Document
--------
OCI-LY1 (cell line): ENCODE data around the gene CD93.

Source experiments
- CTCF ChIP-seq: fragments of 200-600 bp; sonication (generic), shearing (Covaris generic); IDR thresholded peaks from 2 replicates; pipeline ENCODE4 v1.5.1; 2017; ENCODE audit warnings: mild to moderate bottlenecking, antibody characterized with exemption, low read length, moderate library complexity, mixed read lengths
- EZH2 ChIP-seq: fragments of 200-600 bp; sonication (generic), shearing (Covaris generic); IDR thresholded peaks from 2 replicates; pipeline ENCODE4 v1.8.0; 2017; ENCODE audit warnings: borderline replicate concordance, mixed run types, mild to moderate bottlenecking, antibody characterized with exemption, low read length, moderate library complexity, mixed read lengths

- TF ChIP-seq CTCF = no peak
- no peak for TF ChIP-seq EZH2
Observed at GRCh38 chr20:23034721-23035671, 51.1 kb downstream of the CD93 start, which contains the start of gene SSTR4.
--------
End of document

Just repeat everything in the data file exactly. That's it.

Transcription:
OCI-LY1 (cell line): ENCODE data around the gene CD93.

Source experiments
- CTCF ChIP-seq: fragments of 200-600 bp; sonication (generic), shearing (Covaris generic); IDR thresholded peaks from 2 replicates; pipeline ENCODE4 v1.5.1; 2017; ENCODE audit warnings: mild to moderate bottlenecking, antibody characterized with exemption, low read length, moderate library complexity, mixed read lengths
- EZH2 ChIP-seq: fragments of 200-600 bp; sonication (generic), shearing (Covaris generic); IDR thresholded peaks from 2 replicates; pipeline ENCODE4 v1.8.0; 2017; ENCODE audit warnings: borderline replicate concordance, mixed run types, mild to moderate bottlenecking, antibody characterized with exemption, low read length, moderate library complexity, mixed read lengths

- TF ChIP-seq CTCF = no peak
- no peak for TF ChIP-seq EZH2
Observed at GRCh38 chr20:23034721-23035671, 51.1 kb downstream of the CD93 start, which contains the start of gene SSTR4.